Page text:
Oct. 1, 2008
Many athletes are creatures of habit. They cling to strict routines in training and performing their sport even to the point of developing obsessive patterns and superstitions in their quest for success. Washington State senior volleyball player Brittany Johnson is not one of those athletes.
"I like constantly changing situations," Johnson said who first moved to Pullman in January 2005 as a 17-year old and has spent the majority of the past four years on the Palouse. "I really like the four seasons I get in Pullman, especially compared to my home in Phoenix."
Johnson, a 5-foot, 9 inch outside hitter who has started in nearly every match in her Cougar career, graduated from high school a semester early in order to start her collegiate academic and athletic career at WSU. "I was already taking AP classes in high school and I jumped at the chance to start college classes and play in the Pac-10," Johnson remembers. "And it was a great opportunity to transition from the middle blocker position I played in high school and on my club team, to my outside hitter role in college."
She originally came to WSU thinking she wanted to major in actuarial sciences, the assessment of risk using math and statistics, which makes sense when you know that her mother, Mary Pace, is a vice president of an insurance company. But Johnson discovered that profession might be too staid for her personal tastes.
"With my mom's help, I figured out I wanted to do something with technology because it is constantly changing and I like that because I stay interested and motivated. I learned I could do computer science, which is coding but stuck to a computer, or major in Management Information Systems which is the business side of technology. It is a better fit since I like working with people and I like constantly changing atmospheres."
Johnson finished her MIS degree at WSU in May of 2008 and has just three more classes to complete a second degree in management operations. This summer she had an eight-week internship at one of the Big 4 international auditing and professional services firms, KPMG, in Phoenix. She not only worked on research for four different clients, but also honed her communication skills by making presentations to top-level managers and CEOs.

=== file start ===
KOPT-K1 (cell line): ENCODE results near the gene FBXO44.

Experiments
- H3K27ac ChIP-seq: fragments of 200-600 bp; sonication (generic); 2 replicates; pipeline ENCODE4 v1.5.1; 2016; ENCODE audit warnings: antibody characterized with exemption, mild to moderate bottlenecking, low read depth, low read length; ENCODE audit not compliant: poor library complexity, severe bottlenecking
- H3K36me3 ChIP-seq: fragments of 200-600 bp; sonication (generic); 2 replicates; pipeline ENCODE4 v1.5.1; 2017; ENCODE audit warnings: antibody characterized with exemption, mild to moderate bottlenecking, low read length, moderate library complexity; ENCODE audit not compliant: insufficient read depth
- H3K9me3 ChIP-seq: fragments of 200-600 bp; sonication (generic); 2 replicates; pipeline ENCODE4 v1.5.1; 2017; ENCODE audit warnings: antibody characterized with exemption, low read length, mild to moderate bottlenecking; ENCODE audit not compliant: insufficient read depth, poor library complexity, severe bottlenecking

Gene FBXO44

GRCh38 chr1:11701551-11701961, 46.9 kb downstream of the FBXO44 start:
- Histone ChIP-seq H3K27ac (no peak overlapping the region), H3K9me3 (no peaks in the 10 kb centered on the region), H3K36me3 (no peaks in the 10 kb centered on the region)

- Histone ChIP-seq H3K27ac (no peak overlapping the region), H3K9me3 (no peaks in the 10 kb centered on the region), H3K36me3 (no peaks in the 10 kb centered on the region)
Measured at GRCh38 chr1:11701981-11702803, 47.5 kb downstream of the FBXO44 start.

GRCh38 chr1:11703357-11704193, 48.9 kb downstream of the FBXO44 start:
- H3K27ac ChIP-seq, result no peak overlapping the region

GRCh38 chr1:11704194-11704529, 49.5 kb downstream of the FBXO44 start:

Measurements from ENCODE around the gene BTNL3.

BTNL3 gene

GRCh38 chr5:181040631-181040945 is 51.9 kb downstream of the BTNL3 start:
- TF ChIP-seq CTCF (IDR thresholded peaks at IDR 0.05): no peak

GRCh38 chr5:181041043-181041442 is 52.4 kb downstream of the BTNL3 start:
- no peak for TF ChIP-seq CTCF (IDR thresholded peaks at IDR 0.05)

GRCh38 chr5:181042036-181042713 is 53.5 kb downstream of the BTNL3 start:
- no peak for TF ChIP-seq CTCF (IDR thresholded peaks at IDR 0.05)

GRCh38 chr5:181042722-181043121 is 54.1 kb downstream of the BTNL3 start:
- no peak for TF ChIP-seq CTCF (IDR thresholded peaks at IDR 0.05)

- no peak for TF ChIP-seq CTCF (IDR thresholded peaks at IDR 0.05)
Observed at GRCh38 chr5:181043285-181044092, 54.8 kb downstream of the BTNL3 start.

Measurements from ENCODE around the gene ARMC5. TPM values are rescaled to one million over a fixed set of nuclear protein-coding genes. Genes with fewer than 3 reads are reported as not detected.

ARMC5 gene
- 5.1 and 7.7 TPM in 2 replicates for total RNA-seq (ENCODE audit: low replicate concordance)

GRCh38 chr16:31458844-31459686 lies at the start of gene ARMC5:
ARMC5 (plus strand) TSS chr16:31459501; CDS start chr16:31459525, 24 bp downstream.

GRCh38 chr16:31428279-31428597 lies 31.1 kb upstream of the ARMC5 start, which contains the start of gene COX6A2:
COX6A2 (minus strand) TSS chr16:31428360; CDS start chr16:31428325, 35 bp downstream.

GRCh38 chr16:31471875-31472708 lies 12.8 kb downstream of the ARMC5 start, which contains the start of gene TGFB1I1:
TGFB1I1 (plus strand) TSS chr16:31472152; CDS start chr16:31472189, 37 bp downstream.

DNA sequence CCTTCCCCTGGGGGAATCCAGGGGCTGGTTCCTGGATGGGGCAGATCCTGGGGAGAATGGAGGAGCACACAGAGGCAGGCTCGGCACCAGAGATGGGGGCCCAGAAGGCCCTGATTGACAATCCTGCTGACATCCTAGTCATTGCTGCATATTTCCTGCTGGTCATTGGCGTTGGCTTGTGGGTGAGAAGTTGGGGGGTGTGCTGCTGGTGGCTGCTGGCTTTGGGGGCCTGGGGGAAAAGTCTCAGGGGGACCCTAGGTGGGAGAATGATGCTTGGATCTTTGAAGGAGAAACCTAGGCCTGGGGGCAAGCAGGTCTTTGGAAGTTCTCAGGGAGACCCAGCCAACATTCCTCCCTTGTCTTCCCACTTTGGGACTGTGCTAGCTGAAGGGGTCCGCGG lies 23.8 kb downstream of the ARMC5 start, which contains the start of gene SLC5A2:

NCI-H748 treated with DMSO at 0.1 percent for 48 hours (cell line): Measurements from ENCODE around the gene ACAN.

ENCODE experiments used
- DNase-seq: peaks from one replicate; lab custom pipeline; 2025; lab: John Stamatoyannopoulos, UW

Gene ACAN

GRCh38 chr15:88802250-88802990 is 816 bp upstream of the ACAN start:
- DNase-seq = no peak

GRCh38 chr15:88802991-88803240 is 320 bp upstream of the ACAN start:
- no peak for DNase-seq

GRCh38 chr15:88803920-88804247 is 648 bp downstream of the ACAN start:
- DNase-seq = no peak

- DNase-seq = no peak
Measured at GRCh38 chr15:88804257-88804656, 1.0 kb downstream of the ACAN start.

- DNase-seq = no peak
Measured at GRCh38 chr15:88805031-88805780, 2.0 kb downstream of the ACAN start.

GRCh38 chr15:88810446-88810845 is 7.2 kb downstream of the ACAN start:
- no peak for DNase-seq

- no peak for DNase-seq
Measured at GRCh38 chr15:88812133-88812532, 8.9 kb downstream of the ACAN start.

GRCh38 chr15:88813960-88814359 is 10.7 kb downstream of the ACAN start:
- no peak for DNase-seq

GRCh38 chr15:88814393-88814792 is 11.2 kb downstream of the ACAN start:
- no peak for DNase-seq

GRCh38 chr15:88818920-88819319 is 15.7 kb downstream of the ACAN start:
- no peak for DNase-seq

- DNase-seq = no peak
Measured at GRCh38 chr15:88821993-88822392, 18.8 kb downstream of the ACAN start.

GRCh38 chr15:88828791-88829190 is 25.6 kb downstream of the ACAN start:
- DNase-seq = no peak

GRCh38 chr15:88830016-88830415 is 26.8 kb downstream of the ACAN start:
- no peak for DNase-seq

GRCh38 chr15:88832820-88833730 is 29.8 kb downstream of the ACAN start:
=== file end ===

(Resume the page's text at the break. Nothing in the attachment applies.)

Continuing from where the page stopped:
"All the interns were divided into engagement teams so I had to use my skills of working on teams like I do here at WSU. I used a lot of communications skills and a lot of teamwork skills and those are things I have learned not only in my degree but with the volleyball team as well," Johnson said. "It was an excellent experience and I learned a lot. It is definitely one of those resumé-builders even if I didn't take a fulltime offer of a job there, it would be very easy to go to another company and say I did an internship this Big 4 accounting firm.
The affable Johnson has already accepted a job with Accenture, an information technology consulting firm, and will start in the Phoenix office after the first of 2009. She is quick to credit her collegiate experiences saying, "I feel my Washington State University education has prepared me for anything I need to do in the real world."
As for changes on the volleyball court, Johnson is bubbling with excitement for the 2008 season, her last as a Cougar.
"I think this season is going to be a very positive transition for me and the team," Johnson said. "But like my career path, I like things that change. I'm open for the change and I think our team is ready and focused for this change. Coach Andrew (Palileo) has an amazing offensive mindset and I think his offensive system is really going to help us in the Pac-10 by giving us things to be creative with and to change into a successful team."
Already this season, Johnson became the 10th Cougar to reach 1,000 kills in a career and is steadily climbing up the school records in solo blocks. Her explosive hits on the court are Bohler Gym crowd favorites. Johnson will never change the fond memories WSU volleyball fans carry after her career is over.